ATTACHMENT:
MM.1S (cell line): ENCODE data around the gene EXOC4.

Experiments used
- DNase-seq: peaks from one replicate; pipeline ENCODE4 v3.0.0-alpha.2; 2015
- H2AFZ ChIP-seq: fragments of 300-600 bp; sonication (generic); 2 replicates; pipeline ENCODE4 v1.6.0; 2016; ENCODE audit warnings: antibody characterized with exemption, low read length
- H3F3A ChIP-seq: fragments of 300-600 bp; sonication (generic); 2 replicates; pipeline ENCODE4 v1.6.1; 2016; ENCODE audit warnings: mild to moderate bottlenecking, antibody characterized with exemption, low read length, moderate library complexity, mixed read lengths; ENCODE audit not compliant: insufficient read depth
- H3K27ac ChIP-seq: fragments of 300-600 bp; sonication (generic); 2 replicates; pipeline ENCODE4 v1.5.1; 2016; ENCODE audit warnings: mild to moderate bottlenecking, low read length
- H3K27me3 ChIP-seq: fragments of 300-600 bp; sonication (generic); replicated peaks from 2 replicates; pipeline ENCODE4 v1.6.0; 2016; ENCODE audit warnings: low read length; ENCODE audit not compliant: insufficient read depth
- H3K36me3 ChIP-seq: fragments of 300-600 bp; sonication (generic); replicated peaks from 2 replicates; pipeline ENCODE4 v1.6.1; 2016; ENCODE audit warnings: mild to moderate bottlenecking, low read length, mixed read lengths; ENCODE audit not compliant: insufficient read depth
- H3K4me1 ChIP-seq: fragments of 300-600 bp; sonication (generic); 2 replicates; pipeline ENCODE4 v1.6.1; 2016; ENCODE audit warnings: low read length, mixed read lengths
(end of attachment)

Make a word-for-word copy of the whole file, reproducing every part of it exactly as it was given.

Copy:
MM.1S (cell line): ENCODE data around the gene EXOC4.

Experiments used
- DNase-seq: peaks from one replicate; pipeline ENCODE4 v3.0.0-alpha.2; 2015
- H2AFZ ChIP-seq: fragments of 300-600 bp; sonication (generic); 2 replicates; pipeline ENCODE4 v1.6.0; 2016; ENCODE audit warnings: antibody characterized with exemption, low read length
- H3F3A ChIP-seq: fragments of 300-600 bp; sonication (generic); 2 replicates; pipeline ENCODE4 v1.6.1; 2016; ENCODE audit warnings: mild to moderate bottlenecking, antibody characterized with exemption, low read length, moderate library complexity, mixed read lengths; ENCODE audit not compliant: insufficient read depth
- H3K27ac ChIP-seq: fragments of 300-600 bp; sonication (generic); 2 replicates; pipeline ENCODE4 v1.5.1; 2016; ENCODE audit warnings: mild to moderate bottlenecking, low read length
- H3K27me3 ChIP-seq: fragments of 300-600 bp; sonication (generic); replicated peaks from 2 replicates; pipeline ENCODE4 v1.6.0; 2016; ENCODE audit warnings: low read length; ENCODE audit not compliant: insufficient read depth
- H3K36me3 ChIP-seq: fragments of 300-600 bp; sonication (generic); replicated peaks from 2 replicates; pipeline ENCODE4 v1.6.1; 2016; ENCODE audit warnings: mild to moderate bottlenecking, low read length, mixed read lengths; ENCODE audit not compliant: insufficient read depth
- H3K4me1 ChIP-seq: fragments of 300-600 bp; sonication (generic); 2 replicates; pipeline ENCODE4 v1.6.1; 2016; ENCODE audit warnings: low read length, mixed read lengths